The houses, mostly white with coloured roofs, are generally built of wood and iron, and have glazed porches, gay with fuchsias and pelargoniums. Government House, grey, stone-built and slated, calls to mind a manse in Shetland or Orkney.
The flowers, which are generally arranged in a cymose inflorescence, are hermaphrodite, hypogynous, and, except in Pelargoniums, regular.
Zonal pelargoniums, fuchsias, shrubby calceolarias, dahlias, carnations, &c., to retain on the cutting some of its leaves, so as to supply the requisite food for storage in the callus.
This is the case with many of our roses, dahlias, begonias, pelargoniums, orchids and other long or widely cultivated garden plants.
Pelargoniums, cinerarias, calceolarias, cyclamens, camellias, heaths, roses and other specialities might thus have to themselves either a whole house or part of a house, the conditions of which could then be more accurately fitted to the wants of the inmates.
Some plants, like pelargoniums, can only be kept handsomely formed and well furnished by cutting them down severely every season, after the blooming is over.
The root-pruning of pot-plants is necessary in the case of many soft-wooded subjects which are grown on year after year - pelargoniums and fuchsias, for example.
- This term is chiefly applied to those summerflowering plants, such as ivy-leaved and zonal pelargoniums, petunias, dwarf lobelias, verbenas, &c., which are employed in masses for filling the beds of a geometrical parterre.
Metallica are much employed; Gazanias; Heliotropes; Iresines; Lantanas; Lobelias; Mesembryanthemum cordifolium variegatum; Pelargoniums, of which the various classes of zonal or bedding varieties are unapproachable for effect and general utility; Petunias; Phloxes; Polemonium coeruleum variegatum; Pyrethrum Parthenium aureum, the well-known Golden Feather, especially useful as an edging to define the outline of beds upon grass; Tropaeolums, especially some of the varieties of T.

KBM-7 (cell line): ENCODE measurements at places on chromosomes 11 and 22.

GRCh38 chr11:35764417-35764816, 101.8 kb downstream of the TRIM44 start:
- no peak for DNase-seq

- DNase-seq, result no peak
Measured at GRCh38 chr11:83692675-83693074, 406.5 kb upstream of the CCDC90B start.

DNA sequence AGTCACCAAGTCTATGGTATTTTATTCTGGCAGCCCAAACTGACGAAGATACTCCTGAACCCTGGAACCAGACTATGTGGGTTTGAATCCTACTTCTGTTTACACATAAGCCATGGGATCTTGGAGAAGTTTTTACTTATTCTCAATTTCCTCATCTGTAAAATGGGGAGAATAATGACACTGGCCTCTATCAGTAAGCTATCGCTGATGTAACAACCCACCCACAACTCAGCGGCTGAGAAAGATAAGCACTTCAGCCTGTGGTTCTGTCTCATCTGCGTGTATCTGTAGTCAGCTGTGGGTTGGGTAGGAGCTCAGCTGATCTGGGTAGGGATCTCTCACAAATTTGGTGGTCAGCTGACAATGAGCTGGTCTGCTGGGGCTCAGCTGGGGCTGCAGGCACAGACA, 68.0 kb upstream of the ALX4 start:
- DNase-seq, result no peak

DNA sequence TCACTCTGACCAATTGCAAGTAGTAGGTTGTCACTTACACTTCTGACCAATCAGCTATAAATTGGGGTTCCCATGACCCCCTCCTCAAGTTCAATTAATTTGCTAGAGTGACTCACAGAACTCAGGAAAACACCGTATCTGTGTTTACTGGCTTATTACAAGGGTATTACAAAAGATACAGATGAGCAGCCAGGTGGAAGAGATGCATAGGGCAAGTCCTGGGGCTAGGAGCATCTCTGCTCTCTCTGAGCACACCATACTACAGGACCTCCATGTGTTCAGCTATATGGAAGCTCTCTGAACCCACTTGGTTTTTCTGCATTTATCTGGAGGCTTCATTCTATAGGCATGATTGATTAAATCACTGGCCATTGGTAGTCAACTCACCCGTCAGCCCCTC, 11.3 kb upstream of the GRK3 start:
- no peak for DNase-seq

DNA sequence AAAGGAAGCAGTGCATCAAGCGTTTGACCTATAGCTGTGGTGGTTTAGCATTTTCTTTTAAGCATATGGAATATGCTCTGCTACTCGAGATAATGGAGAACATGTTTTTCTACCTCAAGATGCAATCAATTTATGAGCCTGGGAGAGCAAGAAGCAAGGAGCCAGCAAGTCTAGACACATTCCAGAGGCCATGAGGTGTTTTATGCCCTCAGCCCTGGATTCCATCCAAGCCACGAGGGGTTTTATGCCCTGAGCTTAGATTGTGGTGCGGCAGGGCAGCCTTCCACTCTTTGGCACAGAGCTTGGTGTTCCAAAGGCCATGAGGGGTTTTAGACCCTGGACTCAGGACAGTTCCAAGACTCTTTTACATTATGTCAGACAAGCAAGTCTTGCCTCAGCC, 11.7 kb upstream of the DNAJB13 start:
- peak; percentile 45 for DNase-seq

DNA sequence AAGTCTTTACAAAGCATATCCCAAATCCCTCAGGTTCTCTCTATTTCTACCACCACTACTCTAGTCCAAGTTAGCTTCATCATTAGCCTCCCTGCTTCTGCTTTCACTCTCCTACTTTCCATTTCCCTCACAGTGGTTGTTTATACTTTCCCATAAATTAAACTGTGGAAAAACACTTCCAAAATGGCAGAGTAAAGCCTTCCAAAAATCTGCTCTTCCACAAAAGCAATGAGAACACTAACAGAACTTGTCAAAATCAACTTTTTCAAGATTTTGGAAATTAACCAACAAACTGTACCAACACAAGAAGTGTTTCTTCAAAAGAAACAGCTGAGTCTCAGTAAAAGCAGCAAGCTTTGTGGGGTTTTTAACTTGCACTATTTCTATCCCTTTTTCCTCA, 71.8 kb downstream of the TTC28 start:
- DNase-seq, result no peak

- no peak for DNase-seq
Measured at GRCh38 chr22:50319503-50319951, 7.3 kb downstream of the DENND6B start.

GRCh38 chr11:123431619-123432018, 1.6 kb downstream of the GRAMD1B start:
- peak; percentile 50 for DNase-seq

Plant out, during the last week, dahlias, hardy pelargoniums, stocks and calceolarias, protecting the dahlias from slight frosts.
Sow seed of herbaceous calceolarias; shift heaths, if they require it; cut down pelargoniums past flowering, and plant the cuttings.
Plant cuttings of bedding plants, and of bedding pelargoniums in boxes for convenience of removal.
Put in cuttings of bedding pelargoniums in boxes, which may stand outdoors exposed to the sun, but should be sheltered from excessive rains.
Pelargoniums, pinks, monthly roses and all the half-hardy kinds of flowering plants should be planted early, but coleus, heliotrope and the more tender plants should be delayed until the end of the month.
Hyacinths, tulips and other spring bulbs may be dug up, dried and placed away for next fall's planting, and their places filled with bedding plants, such as coleus, achyranthes, pelargoniums, and the various white and coloured leaf plants.
Cuttings of bedding plants may now be made freely if wanted for next season, as young cuttings rooted in the fall make better plants for next spring's use than old plants, in the case of such soft-wooded plants as pelargoniums, fuchsias, verbenas, heliotropes, &c.; with roses and plants of a woody nature, however, the old plants usually do best.
Roses, carnations, camellias, azaleas, pelargoniums and the hardier sorts of plants will do better if placed in a cold frame or pit until the middle of November than they would in an ordinary greenhouse.